Dominik made a smart decision to show the story from both the robbers’ and the Mafia enforcers’ points-of-views, as it provides all the characters with protagonist and antagonist characteristics. Frankie and Russell are shown to be victims of circumstance, and will do anything to make money so that they can have a better life. Frankie, in particular, doesn’t want to rely on Russell and Johnny to pull off a crime to make money. But he felt it was his only option after not being offered any respectable legal jobs after being released from jail, and has moments where he questions if he’s doing the right thing. Russell, meanwhile, isn’t physically or emotionally stable, as his only concern is to raise money to buy more drugs. He hears Frankie’s concerns about not getting caught, but Russell embodies the true personality of a drug addict; unlike his partner, Russell doesn’t want to embrace the true American dream of having a true job and family.
While Frankie and Russell have a more unpredictable nature, Dominik portrays Jackie as being more in control of his emotions and actions. Pitt plays the mob enforcer as having the foresight to do what needs to be done in order to catch the robbers, especially after Mickey refuses to follow his directions on finishing the hit on the robbers. While Jackie questions the driver’s orders in their car rides together through dialogue that shows they’re complicated characters with troubled pasts, he’s really intent on making everything perfect. He respects the driver’s orders, but when someone else isn’t following his instructions, he can easily and respectively kill them or take them off the job without any complications.
Dominik also featured impressive and unique stunts and visual effects throughout ‘Killing Them Softly,’ which truly emphasize the dramatic and serious nature of the violence the mob is willing to inflict in order to regain control of the local criminal economy. One scene that truly stands out is the sequence in which Jackie personally takes vengeance on Markie. While Jackie begins to suspect that the card dealer wasn’t responsible for the latest game heist, the enforcer still wants to make an example out of Markie. Jackie shoots at Markie through his car window, and the glass sprays around the card dealer in slow motion, as the camera catches his realization that his life is in danger.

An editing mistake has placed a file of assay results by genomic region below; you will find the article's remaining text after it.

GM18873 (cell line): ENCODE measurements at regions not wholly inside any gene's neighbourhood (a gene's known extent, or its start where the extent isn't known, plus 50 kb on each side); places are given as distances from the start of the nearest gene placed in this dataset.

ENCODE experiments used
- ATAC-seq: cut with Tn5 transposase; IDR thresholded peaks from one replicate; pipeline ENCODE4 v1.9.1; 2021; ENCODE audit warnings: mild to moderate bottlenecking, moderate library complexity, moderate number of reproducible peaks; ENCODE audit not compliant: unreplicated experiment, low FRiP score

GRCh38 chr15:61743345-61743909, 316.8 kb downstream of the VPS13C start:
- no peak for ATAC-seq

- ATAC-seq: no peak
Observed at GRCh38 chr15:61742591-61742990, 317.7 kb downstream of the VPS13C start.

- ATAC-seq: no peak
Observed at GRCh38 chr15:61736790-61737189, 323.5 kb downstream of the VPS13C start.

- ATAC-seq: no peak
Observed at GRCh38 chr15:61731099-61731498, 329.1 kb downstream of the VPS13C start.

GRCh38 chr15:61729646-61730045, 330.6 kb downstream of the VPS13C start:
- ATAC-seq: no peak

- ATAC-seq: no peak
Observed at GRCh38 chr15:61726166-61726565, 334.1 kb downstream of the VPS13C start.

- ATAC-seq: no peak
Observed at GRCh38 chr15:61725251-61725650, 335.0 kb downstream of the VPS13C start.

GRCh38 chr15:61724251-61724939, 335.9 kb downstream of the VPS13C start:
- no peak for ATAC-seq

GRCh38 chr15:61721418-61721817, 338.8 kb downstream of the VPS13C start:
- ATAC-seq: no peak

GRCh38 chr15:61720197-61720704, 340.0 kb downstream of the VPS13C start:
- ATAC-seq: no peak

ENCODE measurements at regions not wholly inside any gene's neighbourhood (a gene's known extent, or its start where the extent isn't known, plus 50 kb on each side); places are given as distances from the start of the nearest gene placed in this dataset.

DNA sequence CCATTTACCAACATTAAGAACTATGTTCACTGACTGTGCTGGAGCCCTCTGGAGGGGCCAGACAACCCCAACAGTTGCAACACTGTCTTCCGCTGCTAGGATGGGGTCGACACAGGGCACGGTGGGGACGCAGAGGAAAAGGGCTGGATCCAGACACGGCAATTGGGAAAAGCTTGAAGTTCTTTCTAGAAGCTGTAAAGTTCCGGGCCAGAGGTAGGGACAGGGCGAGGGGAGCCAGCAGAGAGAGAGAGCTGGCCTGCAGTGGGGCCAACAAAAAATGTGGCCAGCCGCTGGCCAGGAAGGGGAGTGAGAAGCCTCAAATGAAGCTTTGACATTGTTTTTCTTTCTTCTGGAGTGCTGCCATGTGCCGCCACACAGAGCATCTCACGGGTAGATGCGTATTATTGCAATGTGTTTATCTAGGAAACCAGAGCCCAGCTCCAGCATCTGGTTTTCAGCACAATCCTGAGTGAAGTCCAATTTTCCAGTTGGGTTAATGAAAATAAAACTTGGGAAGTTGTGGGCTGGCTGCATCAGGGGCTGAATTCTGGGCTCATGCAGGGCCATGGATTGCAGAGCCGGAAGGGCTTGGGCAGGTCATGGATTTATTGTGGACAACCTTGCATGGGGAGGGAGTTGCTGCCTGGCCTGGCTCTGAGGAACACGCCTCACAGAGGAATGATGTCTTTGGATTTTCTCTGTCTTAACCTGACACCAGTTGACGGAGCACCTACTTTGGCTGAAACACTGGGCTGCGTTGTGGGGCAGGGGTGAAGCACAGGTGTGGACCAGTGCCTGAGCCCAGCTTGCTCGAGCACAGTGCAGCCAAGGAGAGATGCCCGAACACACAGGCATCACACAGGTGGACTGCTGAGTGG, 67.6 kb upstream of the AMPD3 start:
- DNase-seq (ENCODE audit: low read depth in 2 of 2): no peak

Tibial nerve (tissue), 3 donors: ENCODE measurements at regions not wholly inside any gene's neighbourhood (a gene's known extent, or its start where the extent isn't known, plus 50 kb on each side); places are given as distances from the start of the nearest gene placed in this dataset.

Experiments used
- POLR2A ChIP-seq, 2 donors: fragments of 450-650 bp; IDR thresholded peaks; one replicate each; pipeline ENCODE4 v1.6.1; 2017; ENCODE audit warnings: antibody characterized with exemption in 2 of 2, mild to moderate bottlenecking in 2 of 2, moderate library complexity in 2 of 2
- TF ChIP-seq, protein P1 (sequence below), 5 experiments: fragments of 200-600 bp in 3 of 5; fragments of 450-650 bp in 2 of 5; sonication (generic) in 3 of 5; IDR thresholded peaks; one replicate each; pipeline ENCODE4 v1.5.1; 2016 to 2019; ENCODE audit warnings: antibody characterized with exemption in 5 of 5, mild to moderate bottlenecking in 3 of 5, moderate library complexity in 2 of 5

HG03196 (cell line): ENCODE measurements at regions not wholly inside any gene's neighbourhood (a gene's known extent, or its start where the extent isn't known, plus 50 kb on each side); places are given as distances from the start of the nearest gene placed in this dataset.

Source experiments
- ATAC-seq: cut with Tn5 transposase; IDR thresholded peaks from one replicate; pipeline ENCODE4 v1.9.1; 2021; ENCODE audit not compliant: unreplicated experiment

‘Killing Them Softly’ is a realistic, sleek, contemporary update on Higgins’ story to reflect America’s current economic problems. By showing the motives and personalities of all the characters through strong dialogue and a realistic plot framed around an economic crisis and a failure to regulate capitalism, the crime thriller drama effortlessly shows how unhappy people can be when they’re only motivated to make more money. With the help of stunning visual effects, the film rightfully forgoes moral values to show what people accede to in order to make money.
Written by: Karen Benardello